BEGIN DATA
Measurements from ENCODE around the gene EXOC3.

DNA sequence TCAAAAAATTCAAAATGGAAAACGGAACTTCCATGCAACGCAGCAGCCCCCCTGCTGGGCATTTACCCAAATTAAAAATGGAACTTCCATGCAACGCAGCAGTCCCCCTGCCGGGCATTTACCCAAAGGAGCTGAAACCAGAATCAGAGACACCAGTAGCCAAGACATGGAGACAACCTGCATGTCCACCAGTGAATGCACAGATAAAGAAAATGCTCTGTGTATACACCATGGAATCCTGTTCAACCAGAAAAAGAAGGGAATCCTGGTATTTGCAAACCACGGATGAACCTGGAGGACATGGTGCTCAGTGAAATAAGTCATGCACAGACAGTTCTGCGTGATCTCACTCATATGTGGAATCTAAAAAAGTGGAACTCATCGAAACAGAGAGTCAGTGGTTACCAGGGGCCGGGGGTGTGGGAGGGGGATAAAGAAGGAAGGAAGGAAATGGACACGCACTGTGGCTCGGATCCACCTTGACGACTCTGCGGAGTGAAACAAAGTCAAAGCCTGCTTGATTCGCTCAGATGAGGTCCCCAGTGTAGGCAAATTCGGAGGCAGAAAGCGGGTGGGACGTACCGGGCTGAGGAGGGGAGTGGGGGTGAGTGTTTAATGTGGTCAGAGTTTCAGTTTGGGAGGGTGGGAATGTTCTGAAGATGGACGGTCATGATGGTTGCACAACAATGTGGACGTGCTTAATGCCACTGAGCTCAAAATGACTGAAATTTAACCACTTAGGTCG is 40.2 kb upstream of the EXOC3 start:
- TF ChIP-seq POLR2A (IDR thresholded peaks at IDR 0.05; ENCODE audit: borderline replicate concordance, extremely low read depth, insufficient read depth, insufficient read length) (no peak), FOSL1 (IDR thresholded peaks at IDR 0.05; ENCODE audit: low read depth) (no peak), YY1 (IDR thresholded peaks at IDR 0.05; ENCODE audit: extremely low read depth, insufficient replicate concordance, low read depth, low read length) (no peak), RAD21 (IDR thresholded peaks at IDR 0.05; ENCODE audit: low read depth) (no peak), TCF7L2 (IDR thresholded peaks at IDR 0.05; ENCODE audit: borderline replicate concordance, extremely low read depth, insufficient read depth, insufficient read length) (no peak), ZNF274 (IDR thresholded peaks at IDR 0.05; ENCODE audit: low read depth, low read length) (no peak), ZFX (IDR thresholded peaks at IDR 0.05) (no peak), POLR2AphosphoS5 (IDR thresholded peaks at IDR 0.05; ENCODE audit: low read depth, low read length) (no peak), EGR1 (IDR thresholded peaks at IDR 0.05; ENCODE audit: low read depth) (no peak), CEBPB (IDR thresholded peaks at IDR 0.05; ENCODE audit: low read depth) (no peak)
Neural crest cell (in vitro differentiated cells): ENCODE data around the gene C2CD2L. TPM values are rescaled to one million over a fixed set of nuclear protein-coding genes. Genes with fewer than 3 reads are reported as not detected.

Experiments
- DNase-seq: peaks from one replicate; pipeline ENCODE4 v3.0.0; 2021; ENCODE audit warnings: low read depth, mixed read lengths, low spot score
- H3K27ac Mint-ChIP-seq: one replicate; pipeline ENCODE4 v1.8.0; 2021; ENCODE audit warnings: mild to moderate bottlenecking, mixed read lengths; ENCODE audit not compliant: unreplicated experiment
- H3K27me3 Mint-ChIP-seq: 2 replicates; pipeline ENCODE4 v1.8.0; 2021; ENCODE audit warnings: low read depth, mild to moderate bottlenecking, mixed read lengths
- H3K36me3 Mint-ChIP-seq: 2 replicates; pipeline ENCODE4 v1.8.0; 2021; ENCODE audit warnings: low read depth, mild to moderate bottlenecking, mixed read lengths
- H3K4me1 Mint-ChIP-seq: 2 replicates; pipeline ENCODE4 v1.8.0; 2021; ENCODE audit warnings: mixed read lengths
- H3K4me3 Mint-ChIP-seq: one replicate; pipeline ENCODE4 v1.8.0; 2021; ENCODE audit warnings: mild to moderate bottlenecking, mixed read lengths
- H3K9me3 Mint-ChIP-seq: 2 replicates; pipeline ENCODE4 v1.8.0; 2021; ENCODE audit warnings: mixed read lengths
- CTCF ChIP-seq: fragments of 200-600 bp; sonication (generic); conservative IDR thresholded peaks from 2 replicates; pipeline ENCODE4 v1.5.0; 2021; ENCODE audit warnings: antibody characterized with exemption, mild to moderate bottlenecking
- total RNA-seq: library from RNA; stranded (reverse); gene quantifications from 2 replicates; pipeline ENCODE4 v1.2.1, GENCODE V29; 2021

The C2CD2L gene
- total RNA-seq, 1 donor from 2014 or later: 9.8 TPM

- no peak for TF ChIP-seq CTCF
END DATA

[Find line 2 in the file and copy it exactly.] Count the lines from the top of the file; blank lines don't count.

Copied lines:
DNA sequence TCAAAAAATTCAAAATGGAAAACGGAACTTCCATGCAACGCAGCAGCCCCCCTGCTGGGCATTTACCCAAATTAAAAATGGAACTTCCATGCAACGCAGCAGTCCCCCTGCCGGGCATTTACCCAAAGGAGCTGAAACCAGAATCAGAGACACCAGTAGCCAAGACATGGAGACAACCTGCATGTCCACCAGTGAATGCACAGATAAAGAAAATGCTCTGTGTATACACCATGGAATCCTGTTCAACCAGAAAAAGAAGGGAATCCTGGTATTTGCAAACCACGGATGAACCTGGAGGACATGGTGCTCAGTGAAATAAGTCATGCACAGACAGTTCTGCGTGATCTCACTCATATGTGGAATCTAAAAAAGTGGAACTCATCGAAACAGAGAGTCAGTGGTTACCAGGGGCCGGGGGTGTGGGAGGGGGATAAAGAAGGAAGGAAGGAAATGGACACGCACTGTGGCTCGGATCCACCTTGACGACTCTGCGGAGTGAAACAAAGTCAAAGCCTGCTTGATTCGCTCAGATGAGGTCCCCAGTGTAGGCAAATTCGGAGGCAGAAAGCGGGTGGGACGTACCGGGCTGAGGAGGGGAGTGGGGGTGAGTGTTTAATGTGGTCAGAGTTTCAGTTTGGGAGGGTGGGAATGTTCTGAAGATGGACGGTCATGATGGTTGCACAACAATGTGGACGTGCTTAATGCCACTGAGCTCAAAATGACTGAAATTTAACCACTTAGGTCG is 40.2 kb upstream of the EXOC3 start: